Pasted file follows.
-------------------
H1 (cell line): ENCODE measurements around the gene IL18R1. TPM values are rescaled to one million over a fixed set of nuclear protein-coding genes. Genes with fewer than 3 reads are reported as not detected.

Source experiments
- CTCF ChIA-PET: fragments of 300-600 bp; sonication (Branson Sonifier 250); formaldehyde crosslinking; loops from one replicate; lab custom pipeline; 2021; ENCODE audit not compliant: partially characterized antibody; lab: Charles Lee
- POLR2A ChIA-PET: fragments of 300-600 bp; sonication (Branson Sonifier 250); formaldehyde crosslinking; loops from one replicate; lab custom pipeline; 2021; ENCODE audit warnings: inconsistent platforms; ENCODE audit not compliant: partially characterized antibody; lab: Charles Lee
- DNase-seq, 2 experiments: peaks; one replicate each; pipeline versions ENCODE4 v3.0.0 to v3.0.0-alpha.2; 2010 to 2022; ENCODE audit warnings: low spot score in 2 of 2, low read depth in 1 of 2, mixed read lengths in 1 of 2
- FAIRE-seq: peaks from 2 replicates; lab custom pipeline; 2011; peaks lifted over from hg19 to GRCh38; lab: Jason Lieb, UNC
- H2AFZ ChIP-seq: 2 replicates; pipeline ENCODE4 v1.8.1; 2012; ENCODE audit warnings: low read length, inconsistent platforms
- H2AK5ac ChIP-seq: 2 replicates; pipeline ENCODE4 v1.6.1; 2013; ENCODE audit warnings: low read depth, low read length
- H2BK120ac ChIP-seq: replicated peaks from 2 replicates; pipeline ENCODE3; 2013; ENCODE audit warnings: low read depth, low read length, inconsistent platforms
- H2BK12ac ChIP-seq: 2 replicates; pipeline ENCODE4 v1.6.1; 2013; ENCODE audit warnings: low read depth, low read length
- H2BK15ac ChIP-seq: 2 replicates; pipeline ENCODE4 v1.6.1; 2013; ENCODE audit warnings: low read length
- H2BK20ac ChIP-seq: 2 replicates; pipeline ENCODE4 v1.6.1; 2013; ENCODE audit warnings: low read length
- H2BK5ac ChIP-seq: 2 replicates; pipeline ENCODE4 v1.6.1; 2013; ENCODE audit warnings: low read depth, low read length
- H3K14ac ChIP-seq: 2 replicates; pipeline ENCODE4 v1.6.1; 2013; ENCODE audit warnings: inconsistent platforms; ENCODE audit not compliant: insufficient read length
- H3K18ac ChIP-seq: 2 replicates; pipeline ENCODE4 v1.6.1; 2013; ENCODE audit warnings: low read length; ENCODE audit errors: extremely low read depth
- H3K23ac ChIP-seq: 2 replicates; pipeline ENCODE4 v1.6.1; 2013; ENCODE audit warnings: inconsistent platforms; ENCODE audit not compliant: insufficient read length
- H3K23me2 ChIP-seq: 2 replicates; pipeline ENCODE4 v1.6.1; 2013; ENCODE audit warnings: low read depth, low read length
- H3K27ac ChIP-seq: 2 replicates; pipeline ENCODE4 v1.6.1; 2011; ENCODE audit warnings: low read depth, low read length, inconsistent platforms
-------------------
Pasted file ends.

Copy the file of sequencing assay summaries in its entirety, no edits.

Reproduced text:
H1 (cell line): ENCODE measurements around the gene IL18R1. TPM values are rescaled to one million over a fixed set of nuclear protein-coding genes. Genes with fewer than 3 reads are reported as not detected.

Source experiments
- CTCF ChIA-PET: fragments of 300-600 bp; sonication (Branson Sonifier 250); formaldehyde crosslinking; loops from one replicate; lab custom pipeline; 2021; ENCODE audit not compliant: partially characterized antibody; lab: Charles Lee
- POLR2A ChIA-PET: fragments of 300-600 bp; sonication (Branson Sonifier 250); formaldehyde crosslinking; loops from one replicate; lab custom pipeline; 2021; ENCODE audit warnings: inconsistent platforms; ENCODE audit not compliant: partially characterized antibody; lab: Charles Lee
- DNase-seq, 2 experiments: peaks; one replicate each; pipeline versions ENCODE4 v3.0.0 to v3.0.0-alpha.2; 2010 to 2022; ENCODE audit warnings: low spot score in 2 of 2, low read depth in 1 of 2, mixed read lengths in 1 of 2
- FAIRE-seq: peaks from 2 replicates; lab custom pipeline; 2011; peaks lifted over from hg19 to GRCh38; lab: Jason Lieb, UNC
- H2AFZ ChIP-seq: 2 replicates; pipeline ENCODE4 v1.8.1; 2012; ENCODE audit warnings: low read length, inconsistent platforms
- H2AK5ac ChIP-seq: 2 replicates; pipeline ENCODE4 v1.6.1; 2013; ENCODE audit warnings: low read depth, low read length
- H2BK120ac ChIP-seq: replicated peaks from 2 replicates; pipeline ENCODE3; 2013; ENCODE audit warnings: low read depth, low read length, inconsistent platforms
- H2BK12ac ChIP-seq: 2 replicates; pipeline ENCODE4 v1.6.1; 2013; ENCODE audit warnings: low read depth, low read length
- H2BK15ac ChIP-seq: 2 replicates; pipeline ENCODE4 v1.6.1; 2013; ENCODE audit warnings: low read length
- H2BK20ac ChIP-seq: 2 replicates; pipeline ENCODE4 v1.6.1; 2013; ENCODE audit warnings: low read length
- H2BK5ac ChIP-seq: 2 replicates; pipeline ENCODE4 v1.6.1; 2013; ENCODE audit warnings: low read depth, low read length
- H3K14ac ChIP-seq: 2 replicates; pipeline ENCODE4 v1.6.1; 2013; ENCODE audit warnings: inconsistent platforms; ENCODE audit not compliant: insufficient read length
- H3K18ac ChIP-seq: 2 replicates; pipeline ENCODE4 v1.6.1; 2013; ENCODE audit warnings: low read length; ENCODE audit errors: extremely low read depth
- H3K23ac ChIP-seq: 2 replicates; pipeline ENCODE4 v1.6.1; 2013; ENCODE audit warnings: inconsistent platforms; ENCODE audit not compliant: insufficient read length
- H3K23me2 ChIP-seq: 2 replicates; pipeline ENCODE4 v1.6.1; 2013; ENCODE audit warnings: low read depth, low read length
- H3K27ac ChIP-seq: 2 replicates; pipeline ENCODE4 v1.6.1; 2011; ENCODE audit warnings: low read depth, low read length, inconsistent platforms